Bhuwan Thapaliya

Bhuwan Thapaliya

Drunk I am today,

O’ you little tender world.

With the book of life open before me,

thwarted, blank, I sit here before you all.

Immersed in myself, I am in the Tundikhel,

floating between medieval and modern times.


A peanut seller came with a basket of peanuts

and sat beside me.  He gave me, a handful of peanuts

in a colorful piece of paper.  I tossed the peanuts

into the air, and started reading  the paper instead.

The peanut seller smiled and waved me goodbye,

saying, “You are drunk, very drunk today, my friend!


“In remote western Nepal,

people heard the Beatles

on battery-powered tape decks

before they saw electric lights,

and helicopters fluttered

 into their lives

 long before the first trucks got there,”

these sentences rose from their slumber

 and stirred my heart.


“The first airplane landed in Nepal in 1949

but it was seven years later before

the first highway connected Kathmandu

 to the outside world.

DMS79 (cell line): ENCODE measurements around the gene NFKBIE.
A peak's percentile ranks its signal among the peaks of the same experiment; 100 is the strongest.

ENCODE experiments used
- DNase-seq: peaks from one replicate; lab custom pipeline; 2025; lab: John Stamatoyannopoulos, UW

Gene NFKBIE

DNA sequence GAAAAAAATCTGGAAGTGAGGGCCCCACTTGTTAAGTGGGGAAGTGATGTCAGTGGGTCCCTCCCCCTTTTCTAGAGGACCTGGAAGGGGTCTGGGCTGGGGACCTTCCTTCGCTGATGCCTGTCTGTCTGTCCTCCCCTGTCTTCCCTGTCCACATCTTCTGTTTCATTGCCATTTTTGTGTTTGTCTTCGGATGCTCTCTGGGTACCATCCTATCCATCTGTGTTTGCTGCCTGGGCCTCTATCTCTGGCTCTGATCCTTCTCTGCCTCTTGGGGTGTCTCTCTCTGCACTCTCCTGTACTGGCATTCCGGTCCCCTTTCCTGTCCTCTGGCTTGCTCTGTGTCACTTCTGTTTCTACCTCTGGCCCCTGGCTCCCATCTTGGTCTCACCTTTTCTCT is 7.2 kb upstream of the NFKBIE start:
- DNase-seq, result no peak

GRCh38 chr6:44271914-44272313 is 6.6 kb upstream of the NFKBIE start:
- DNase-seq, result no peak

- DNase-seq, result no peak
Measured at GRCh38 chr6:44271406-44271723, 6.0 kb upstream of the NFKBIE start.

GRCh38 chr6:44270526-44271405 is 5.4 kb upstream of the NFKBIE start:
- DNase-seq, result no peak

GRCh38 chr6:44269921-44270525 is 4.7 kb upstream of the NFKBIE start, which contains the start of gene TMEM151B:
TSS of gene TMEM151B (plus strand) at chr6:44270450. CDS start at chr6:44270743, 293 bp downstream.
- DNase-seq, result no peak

Within a year of that first landing,

the Rana autocracy was overthrown

with the aid of an airplane.”

These sentences came out

from the paper, and grappled my throat.


I stood up

but the gravity

of the revelation pulled me down.

I was now drunk, dead drunk

with a million pegs worth of thoughts.


I sat on the grass for a while,

thinking about old Nepal

and my grandfather’s life then.

Then I shifted my thoughts

over to the New Nepal

we claim to be building now.

Where are the roots of the new Nepal

we claim to be building?

Where are the roots?


With a million thoughts

in my head,

I headed to my home

dusting the bare bodies

of the erotic sculptures

on the multi-tiered pagodas

of  hope.


Yes, drunk I am today.

Today I am drunk.

With the book of life open before me,

thwarted, blank, I sit here before you all.

(Bhuwan Thapaliya is the author of four poetry collections. His poems have been widely published in international magazines and journals such as Kritya, Foundling Review, FOLLY, WordCity Monthly, Poetry and Covid: A Project funded by the UK Arts and Humanities Research Council, University of Plymouth, and Nottingham Trent University, Life in Quarantine: Witnessing Global Pandemic initiative sponsored by the Poetic Media Lab and the Center for Spatial and Textual Analysis at Stanford university, Trouvaille Review, Journal of Expressive Writing,  International Human Rights Arts Festival(, Pendemics Literary Journal, Pandemic Magazine, The Poet, Valient Scribe, Strong Verse, Ponder Savant, International Times, Taj Mahal Review, Poetry Life and Times, VOICES (Education Project), Longfellow Literary Project, Poets Against the War,  among many others.)